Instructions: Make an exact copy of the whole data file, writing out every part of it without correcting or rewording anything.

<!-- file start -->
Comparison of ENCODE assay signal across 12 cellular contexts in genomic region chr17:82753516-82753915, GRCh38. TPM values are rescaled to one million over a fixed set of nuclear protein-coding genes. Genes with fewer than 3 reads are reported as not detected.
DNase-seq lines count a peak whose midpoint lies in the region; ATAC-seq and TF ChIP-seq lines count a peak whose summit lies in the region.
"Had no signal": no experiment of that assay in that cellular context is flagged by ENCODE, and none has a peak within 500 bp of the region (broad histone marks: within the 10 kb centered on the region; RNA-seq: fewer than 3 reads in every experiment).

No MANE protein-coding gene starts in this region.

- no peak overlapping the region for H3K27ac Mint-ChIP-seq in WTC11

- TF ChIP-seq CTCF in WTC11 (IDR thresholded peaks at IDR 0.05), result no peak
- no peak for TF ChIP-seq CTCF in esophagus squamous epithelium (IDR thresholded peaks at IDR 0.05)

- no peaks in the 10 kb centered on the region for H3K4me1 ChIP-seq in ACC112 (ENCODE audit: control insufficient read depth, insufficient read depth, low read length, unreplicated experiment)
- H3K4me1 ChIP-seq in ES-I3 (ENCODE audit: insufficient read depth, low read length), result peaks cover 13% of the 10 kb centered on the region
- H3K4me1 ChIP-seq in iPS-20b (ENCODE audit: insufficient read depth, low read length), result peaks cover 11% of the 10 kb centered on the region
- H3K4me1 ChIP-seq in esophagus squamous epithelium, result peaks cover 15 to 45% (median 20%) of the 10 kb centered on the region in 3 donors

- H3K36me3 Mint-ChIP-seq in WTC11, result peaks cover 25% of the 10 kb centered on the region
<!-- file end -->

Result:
Comparison of ENCODE assay signal across 12 cellular contexts in genomic region chr17:82753516-82753915, GRCh38. TPM values are rescaled to one million over a fixed set of nuclear protein-coding genes. Genes with fewer than 3 reads are reported as not detected.
DNase-seq lines count a peak whose midpoint lies in the region; ATAC-seq and TF ChIP-seq lines count a peak whose summit lies in the region.
"Had no signal": no experiment of that assay in that cellular context is flagged by ENCODE, and none has a peak within 500 bp of the region (broad histone marks: within the 10 kb centered on the region; RNA-seq: fewer than 3 reads in every experiment).

No MANE protein-coding gene starts in this region.

- no peak overlapping the region for H3K27ac Mint-ChIP-seq in WTC11

- TF ChIP-seq CTCF in WTC11 (IDR thresholded peaks at IDR 0.05), result no peak
- no peak for TF ChIP-seq CTCF in esophagus squamous epithelium (IDR thresholded peaks at IDR 0.05)

- no peaks in the 10 kb centered on the region for H3K4me1 ChIP-seq in ACC112 (ENCODE audit: control insufficient read depth, insufficient read depth, low read length, unreplicated experiment)
- H3K4me1 ChIP-seq in ES-I3 (ENCODE audit: insufficient read depth, low read length), result peaks cover 13% of the 10 kb centered on the region
- H3K4me1 ChIP-seq in iPS-20b (ENCODE audit: insufficient read depth, low read length), result peaks cover 11% of the 10 kb centered on the region
- H3K4me1 ChIP-seq in esophagus squamous epithelium, result peaks cover 15 to 45% (median 20%) of the 10 kb centered on the region in 3 donors

- H3K36me3 Mint-ChIP-seq in WTC11, result peaks cover 25% of the 10 kb centered on the region